HC Deb 04 November 1936 vol 317 cc77-9

(by Private Notice) asked the Secretary of State for Foreign Affairs whether he has any in- formation as to affairs in Iraq, particularly as to the safety of Jews, Assyrians and British interests generally; and what steps His Majesty's Government are taking to assure them?


As hon. Members will be aware from reports which have appeared in the Press, certain leaders of the Iraqi army delivered an ultimatum to the King of Iraq on the morning of 29th October calling upon His Majesty to dismiss the Government of General Yasin Pasha immediately, and to appoint a new administration under Saiyid Hikmat Sulaiman, a former Cabinet Minister. The ultimatum added that failing this the army, which was concentrated near-by for manoeuvres, would march upon Bagdad. Shortly afterwards, apparently in order to hasten compliance with these demands, four small bombs were dropped in the neighbourhood of the Government offices in Bagdad. In the early afternoon the Government resigned and, at the request of King Ghazi, Saiyid Hikmat Sulaiman at once formed an administration. Previous to the change of Government an attempt was made to persuade the military leaders not to enter Bagdad and the Minister of Defence, General Jafar Pasha, was sent to meet them with a letter from King Ghazi. This attempt failed and His Majesty's Government have been shocked to learn that General Jafar Pasha, who was formerly Iraqi Minister in London and was a valued friend of this country, was murdered. The circumstances are not yet clear. Apart from this incident and a few casualties which occurred from the bombs dropped on Bagdad, there do not appear to have been any further outrages, and General Yasin Pasha and other prominent politicians have been able to leave the country unharmed. The latest information available indicates that the country is quiet, and there is nothing to show at present that the safety of the Iraqi Jews, the Assyrians or any other Iraqi minority is in jeopardy.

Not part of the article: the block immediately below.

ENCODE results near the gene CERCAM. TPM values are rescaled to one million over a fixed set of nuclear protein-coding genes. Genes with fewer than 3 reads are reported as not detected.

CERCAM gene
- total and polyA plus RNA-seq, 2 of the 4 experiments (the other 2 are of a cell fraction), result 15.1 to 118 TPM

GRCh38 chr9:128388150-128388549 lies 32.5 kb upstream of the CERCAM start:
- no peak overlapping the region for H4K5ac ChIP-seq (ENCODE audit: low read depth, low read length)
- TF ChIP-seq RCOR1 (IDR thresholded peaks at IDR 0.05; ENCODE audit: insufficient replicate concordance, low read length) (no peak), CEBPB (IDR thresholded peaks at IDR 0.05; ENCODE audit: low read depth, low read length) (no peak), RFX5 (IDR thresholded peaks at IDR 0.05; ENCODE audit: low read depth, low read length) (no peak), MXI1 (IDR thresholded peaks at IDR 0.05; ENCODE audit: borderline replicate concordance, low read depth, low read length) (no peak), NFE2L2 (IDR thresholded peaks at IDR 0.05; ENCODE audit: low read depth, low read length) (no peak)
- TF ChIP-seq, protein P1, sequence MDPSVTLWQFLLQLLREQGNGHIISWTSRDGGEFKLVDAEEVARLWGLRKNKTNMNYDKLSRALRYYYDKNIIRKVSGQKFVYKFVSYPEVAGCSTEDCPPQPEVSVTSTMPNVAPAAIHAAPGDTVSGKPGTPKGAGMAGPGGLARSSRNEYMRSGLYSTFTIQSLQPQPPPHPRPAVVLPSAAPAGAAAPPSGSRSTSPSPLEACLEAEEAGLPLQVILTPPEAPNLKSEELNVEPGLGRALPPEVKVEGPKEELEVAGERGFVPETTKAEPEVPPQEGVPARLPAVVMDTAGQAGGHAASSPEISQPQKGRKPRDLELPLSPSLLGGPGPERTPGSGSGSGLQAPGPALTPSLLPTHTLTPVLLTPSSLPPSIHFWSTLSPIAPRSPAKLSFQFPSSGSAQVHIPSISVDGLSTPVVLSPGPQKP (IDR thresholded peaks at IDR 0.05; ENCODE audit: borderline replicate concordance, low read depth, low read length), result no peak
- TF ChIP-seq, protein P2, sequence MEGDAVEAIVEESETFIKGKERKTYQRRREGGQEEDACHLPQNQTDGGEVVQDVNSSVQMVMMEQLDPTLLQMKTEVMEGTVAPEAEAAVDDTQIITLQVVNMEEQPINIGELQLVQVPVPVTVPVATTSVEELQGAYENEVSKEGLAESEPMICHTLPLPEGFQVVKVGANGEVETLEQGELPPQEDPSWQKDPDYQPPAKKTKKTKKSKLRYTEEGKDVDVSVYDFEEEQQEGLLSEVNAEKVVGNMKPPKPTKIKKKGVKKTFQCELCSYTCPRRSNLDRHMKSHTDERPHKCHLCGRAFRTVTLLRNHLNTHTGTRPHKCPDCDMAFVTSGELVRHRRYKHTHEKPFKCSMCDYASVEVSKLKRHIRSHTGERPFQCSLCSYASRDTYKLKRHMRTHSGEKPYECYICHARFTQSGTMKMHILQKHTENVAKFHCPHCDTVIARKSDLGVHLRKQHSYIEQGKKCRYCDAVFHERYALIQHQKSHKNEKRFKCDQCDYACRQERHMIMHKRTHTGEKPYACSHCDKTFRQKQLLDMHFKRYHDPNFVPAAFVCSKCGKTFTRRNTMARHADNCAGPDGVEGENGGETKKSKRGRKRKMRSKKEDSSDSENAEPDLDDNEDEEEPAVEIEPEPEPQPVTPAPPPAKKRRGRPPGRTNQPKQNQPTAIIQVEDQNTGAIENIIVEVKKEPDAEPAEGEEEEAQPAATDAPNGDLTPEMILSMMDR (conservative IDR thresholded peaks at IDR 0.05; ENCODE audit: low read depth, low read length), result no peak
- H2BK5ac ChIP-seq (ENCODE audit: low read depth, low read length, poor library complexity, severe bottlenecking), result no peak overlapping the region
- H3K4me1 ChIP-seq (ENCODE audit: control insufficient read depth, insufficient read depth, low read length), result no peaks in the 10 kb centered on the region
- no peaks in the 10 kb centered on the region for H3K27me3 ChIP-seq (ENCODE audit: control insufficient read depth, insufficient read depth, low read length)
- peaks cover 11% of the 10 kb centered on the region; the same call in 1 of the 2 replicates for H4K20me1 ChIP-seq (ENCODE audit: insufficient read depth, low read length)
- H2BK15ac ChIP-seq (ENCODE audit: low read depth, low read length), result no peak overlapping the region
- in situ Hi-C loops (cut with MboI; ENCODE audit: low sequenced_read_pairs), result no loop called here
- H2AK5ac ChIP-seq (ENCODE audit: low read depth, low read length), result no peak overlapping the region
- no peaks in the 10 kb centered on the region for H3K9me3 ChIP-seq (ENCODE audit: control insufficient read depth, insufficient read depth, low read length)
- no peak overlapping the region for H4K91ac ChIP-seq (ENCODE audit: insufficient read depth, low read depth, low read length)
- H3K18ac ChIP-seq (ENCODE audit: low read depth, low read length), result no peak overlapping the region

The resignation of the constitutionally appointed government of Iraq as the result of violent action by the army leaders is a development which naturally causes His Majesty's Government concern. It is difficult to forecast future political developments, but His Majesty's Ambassador at Bagdad has received from the new Prime Minister assurances of his belief in the necessity for Iraq of maintaining close and friendly relations with His Majesty's Government, and of his intention to govern in conformity with the Constitution. On learning of the events of 29th October, I sent instructions to His Majesty's Ambassador to warn the new Prime Minister of the deplorable effect which would be caused by any further outrages like the murder of General Jafar Pasha, and to emphasise that one of the principal criteria by which the new Government would be judged outside Iraq would be the humanity of their treatment of minorities.


May I, in the first place, thank the right hon. Gentleman for the steps he is taking to protect the minorities in Iraq, and then ask one further question—whether, in view of the excellent relations which obtain at the present time between His Majesty's Government and the Government of Turkey, he would consider the possibility of revising that Treaty which involves us in defending Iraq by our Air Force at our expense, and whether it would not be possible that our interests and our friends would be better protected by the Turkish Government rather than by what may come in Iraq?


The House will appreciate that the position in respect of Iraq is governed by the Anglo-Iraq Treaty, which I have no power to vary or modify at this time. The House will appreciate, moreover, that Iraq is, by the terms of that Treaty, an entirely independent country.


Can the right hon. Gentleman say whether his Department has any information in its possession which would tend to suggest that this militarist coup d'état was inspired by some foreign country?


No, Sir, we have no information of that kind at all.

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